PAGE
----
Testing their new clout in the world economy, developing nations began pressing Tuesday to strip Europe of its traditional hold on the top job at the International Monetary Fund, as pressure mounted on embattled managing director Dominique Strauss-Kahn to resign.
Treasury Secretary Timothy F. Geithner added what may be a decisive voice to the debate Tuesday when he said during a speech in New York that Strauss-Kahn’s arrest on sexual assault charges means he is “obviously not in the position to run the IMF.” Geithner called for acting managing director John Lipsky, the agency’s No. 2, to be more formally recognized as the IMF’s interim head.
It was the most explicit statement yet by a U.S. official about the matter, and while not a direct call for Strauss-Kahn’s resignation, it added to the sense that his grip on the job is slipping.
In China, Brazil and Turkey, officials of the three large, fast-growing and influential emerging economies used Strauss-Kahn’s arrest to argue that his successor be chosen by merit and not geography, setting the tone for a potentially divisive battle over the IMF’s executive suite. European officials, struggling through a continental debt crisis and relying on the IMF for help, insist they retain the managing director’s job at least for the next few years.
But both the Brazilian and Chinese foreign ministries issued statements Tuesday saying it was time to end the World War II-era “gentleman’s agreement” that guaranteed Europe the managing director’s post. Turkey’s finance minister, meanwhile, said he felt fully qualified to succeed Strauss-Kahn, a Frenchman, and said many other economists and finance officials from developing nations could say the same.
“Our hope is that in the coming period, IMF heads will come from developing countries like Turkey, like Russia,” Turkish Finance Minister Mehmet Simsek said in an interview on the Kanal 24 television station, according to wire service reports. “As far as myself, I don’t have even the tiniest shortage in terms of experience of knowledge.”
Strauss-Kahn has been charged with seven counts and faces a possible 25-year sentence after an alleged sexual assault on a hotel worker at the Sofitel in New York City. He remains in jail at New York’s Rikers Island as a grand jury considers whether there is sufficient evidence to indict him. His next court appearance is scheduled for Friday.
While he retains his post at the IMF, there is a widespread expectation that he will resign. “We have not had contact with the managing director since his arrest in New York,” said IMF spokesman William Murray. “Obviously, it will be important to be in contact with him in due course.”
Tuesday saw the first high-level calls for him to step down. The finance ministers of Austria and Spain said Tuesday that he should consider resigning given the severity of the charges and the likelihood of a long legal battle.
At a gathering of European finance ministers in Brussels, Austrian finance chief Maria Fekter said Strauss-Kahn “has to figure out for himself that he is hurting the institution.”
Also Tuesday, Spain’s finance chief, Elena Salgado, called the allegations against the IMF chief “extraordinarily serious” and added that “if I had to show my solidarity and support for someone, it would be toward the woman who has been assaulted.”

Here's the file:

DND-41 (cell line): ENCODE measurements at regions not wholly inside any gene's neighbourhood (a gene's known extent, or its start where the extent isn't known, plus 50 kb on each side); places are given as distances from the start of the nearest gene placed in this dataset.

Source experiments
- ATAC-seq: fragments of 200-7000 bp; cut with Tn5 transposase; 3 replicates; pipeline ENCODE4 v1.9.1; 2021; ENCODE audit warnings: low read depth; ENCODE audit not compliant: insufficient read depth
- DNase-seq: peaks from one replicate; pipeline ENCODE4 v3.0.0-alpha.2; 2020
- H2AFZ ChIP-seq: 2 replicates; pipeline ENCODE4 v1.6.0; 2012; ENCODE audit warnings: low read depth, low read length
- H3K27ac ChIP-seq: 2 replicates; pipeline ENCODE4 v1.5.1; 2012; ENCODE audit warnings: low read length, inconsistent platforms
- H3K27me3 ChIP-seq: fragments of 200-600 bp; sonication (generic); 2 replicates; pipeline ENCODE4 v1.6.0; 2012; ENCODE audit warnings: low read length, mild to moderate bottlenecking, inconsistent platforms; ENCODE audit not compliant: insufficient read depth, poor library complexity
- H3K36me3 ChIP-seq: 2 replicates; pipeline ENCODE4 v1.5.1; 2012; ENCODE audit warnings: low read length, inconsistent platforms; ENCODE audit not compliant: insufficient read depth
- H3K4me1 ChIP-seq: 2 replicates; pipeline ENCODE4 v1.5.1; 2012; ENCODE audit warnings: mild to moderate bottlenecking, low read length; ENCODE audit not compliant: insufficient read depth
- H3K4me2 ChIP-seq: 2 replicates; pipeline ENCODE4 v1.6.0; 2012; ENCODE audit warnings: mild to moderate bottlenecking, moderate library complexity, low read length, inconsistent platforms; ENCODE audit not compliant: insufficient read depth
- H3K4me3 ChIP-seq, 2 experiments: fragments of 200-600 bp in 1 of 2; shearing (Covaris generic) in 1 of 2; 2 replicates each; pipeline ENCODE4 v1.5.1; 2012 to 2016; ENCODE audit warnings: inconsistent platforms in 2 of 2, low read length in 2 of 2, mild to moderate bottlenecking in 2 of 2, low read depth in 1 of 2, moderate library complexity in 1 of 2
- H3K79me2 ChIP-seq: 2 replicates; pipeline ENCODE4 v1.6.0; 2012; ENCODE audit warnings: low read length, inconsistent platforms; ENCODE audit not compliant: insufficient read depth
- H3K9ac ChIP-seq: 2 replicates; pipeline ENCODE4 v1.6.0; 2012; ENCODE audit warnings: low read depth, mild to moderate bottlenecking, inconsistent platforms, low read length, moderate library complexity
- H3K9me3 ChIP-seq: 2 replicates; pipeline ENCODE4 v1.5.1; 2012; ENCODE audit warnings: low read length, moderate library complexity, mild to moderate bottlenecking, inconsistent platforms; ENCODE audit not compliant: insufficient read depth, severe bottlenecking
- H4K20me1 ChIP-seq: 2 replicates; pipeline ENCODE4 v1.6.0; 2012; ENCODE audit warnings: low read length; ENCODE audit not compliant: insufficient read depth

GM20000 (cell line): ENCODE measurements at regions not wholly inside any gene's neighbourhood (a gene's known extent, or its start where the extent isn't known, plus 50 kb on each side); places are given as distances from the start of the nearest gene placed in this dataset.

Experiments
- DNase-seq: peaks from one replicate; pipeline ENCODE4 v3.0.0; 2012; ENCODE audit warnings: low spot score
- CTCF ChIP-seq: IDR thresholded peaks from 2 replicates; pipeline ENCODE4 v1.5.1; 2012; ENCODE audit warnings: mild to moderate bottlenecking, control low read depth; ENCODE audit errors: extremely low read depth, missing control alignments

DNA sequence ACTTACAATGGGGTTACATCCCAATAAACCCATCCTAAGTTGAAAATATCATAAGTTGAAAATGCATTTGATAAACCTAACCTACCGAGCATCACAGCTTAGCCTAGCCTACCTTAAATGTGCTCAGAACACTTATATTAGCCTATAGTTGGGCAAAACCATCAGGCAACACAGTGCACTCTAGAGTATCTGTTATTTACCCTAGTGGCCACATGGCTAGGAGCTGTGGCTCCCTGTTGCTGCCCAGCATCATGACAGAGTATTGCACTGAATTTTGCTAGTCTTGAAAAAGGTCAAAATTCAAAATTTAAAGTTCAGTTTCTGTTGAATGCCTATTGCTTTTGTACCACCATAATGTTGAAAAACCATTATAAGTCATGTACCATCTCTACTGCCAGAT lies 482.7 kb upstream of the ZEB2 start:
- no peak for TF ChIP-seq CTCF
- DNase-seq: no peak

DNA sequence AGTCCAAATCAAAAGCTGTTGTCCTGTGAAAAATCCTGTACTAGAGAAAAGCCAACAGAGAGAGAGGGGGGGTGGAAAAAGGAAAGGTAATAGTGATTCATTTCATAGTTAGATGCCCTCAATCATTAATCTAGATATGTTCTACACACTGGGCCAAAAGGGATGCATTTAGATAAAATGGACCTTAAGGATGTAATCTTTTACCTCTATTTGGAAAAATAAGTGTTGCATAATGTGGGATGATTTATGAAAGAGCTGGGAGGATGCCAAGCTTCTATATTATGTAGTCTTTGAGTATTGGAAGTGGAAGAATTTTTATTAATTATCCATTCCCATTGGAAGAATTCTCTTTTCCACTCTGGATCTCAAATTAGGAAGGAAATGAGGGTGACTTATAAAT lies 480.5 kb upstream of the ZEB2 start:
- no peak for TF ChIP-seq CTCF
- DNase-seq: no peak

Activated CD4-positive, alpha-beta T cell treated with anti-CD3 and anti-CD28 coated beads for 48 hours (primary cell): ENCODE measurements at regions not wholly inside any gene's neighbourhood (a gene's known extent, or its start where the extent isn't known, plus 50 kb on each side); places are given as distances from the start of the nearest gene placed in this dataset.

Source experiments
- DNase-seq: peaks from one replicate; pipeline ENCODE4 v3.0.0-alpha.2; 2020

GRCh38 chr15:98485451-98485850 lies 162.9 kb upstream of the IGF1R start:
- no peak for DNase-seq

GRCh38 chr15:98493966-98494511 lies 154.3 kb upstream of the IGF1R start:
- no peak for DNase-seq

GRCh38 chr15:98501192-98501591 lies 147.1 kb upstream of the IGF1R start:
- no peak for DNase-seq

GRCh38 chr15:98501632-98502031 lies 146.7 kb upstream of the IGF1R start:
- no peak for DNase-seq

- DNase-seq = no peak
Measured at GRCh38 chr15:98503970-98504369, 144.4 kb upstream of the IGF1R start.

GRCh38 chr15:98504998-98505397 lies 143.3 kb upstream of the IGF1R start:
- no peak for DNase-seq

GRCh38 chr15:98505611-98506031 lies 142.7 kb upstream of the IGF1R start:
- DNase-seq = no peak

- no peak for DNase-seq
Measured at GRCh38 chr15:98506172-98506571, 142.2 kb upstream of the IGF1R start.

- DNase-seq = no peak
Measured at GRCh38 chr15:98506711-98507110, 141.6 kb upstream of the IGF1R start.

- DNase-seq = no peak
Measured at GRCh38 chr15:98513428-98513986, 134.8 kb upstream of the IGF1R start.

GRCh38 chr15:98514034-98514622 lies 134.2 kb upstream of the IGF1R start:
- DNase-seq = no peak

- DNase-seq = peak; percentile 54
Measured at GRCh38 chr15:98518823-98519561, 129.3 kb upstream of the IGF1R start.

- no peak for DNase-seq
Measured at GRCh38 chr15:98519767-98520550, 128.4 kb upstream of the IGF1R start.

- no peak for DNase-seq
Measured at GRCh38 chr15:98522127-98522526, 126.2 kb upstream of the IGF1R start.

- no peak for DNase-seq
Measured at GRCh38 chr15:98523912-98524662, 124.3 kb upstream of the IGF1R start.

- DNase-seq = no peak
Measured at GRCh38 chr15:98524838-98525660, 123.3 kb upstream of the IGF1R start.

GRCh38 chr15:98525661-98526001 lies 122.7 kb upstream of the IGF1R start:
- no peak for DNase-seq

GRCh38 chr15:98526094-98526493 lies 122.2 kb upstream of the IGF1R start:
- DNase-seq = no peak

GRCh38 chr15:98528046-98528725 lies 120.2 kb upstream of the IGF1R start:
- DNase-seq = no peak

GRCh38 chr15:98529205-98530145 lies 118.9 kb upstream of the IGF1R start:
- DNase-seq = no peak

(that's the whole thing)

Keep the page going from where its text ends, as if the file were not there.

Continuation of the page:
Their comments breach what has been a general silence among officials toward the substance of the allegations against Strauss-Kahn. In France, the case has triggered outrage over what is perceived as the brusque treatment of a man who, until Saturday, was considered a top potential contender in next year’s French presidential elections.
At the same time, the arrest has resurrected prior debates about Strauss-Kahn’s relationships with women. According to European news reports, writer Tristane Banon said through her attorney that she was considering filing a complaint against Strauss-Kahn on the basis of a nearly decade-old incident in which she claims he molested her. Strauss-Kahn was reprimanded by the IMF board in 2008 for an affair with a female staffer at the agency but was allowed to keep his job.
At a Tuesday briefing, White House press secretary Jay Carney said the Obama administration had “full confidence in the IMF and its continued capacity to fulfill its obligations” under Lipsky. Carney declined to comment on whether Strauss-Kahn should remain in the IMF job or to discuss whether the United States would support a non-European successor.
The hesitancy to comment is probably appropriate at this point in the process, said Tony Fratto, a George W. Bush administration spokesman during the protracted battle over Paul D. Wolfowitz’s presidency of the World Bank, which ended in his resignation over a pay package provided to a female staffer.
Executive boards at agencies such as the World Bank and the IMF, Fratto said, tend to be passive in situations like this, preferring that top employees who get into trouble resign without being compelled to do so.
But there are risks in letting such situations linger.
“You want it resolved before the staff . . . start sending petitions saying he has to step down,” as happened with Wolfowitz, said Fratto, managing partner at Hamilton Place Strategies. “. . . There is a sense that boards do not like to fire people. . . . I am sure that is where this board is now. The problem with the situation is that he is at Rikers Island, and how do you have that discussion with him?”